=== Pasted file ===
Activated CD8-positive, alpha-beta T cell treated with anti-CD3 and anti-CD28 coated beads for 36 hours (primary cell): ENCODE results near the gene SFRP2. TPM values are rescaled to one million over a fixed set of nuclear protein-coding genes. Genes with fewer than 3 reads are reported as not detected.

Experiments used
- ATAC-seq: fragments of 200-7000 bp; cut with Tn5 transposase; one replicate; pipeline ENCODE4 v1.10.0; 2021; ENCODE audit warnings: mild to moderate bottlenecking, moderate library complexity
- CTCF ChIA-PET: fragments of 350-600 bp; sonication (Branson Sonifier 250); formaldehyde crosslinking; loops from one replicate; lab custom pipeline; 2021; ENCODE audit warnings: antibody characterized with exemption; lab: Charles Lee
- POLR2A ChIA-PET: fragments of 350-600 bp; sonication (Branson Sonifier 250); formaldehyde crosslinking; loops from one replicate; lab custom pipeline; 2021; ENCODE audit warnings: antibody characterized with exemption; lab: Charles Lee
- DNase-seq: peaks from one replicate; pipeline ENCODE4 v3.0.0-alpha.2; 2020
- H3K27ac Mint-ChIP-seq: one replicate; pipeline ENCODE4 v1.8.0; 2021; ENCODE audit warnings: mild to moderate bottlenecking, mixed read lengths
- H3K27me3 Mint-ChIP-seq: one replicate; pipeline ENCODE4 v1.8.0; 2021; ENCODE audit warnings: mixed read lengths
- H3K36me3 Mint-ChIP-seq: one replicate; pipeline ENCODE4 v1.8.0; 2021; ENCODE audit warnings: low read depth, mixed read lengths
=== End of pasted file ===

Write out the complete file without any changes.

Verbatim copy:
Activated CD8-positive, alpha-beta T cell treated with anti-CD3 and anti-CD28 coated beads for 36 hours (primary cell): ENCODE results near the gene SFRP2. TPM values are rescaled to one million over a fixed set of nuclear protein-coding genes. Genes with fewer than 3 reads are reported as not detected.

Experiments used
- ATAC-seq: fragments of 200-7000 bp; cut with Tn5 transposase; one replicate; pipeline ENCODE4 v1.10.0; 2021; ENCODE audit warnings: mild to moderate bottlenecking, moderate library complexity
- CTCF ChIA-PET: fragments of 350-600 bp; sonication (Branson Sonifier 250); formaldehyde crosslinking; loops from one replicate; lab custom pipeline; 2021; ENCODE audit warnings: antibody characterized with exemption; lab: Charles Lee
- POLR2A ChIA-PET: fragments of 350-600 bp; sonication (Branson Sonifier 250); formaldehyde crosslinking; loops from one replicate; lab custom pipeline; 2021; ENCODE audit warnings: antibody characterized with exemption; lab: Charles Lee
- DNase-seq: peaks from one replicate; pipeline ENCODE4 v3.0.0-alpha.2; 2020
- H3K27ac Mint-ChIP-seq: one replicate; pipeline ENCODE4 v1.8.0; 2021; ENCODE audit warnings: mild to moderate bottlenecking, mixed read lengths
- H3K27me3 Mint-ChIP-seq: one replicate; pipeline ENCODE4 v1.8.0; 2021; ENCODE audit warnings: mixed read lengths
- H3K36me3 Mint-ChIP-seq: one replicate; pipeline ENCODE4 v1.8.0; 2021; ENCODE audit warnings: low read depth, mixed read lengths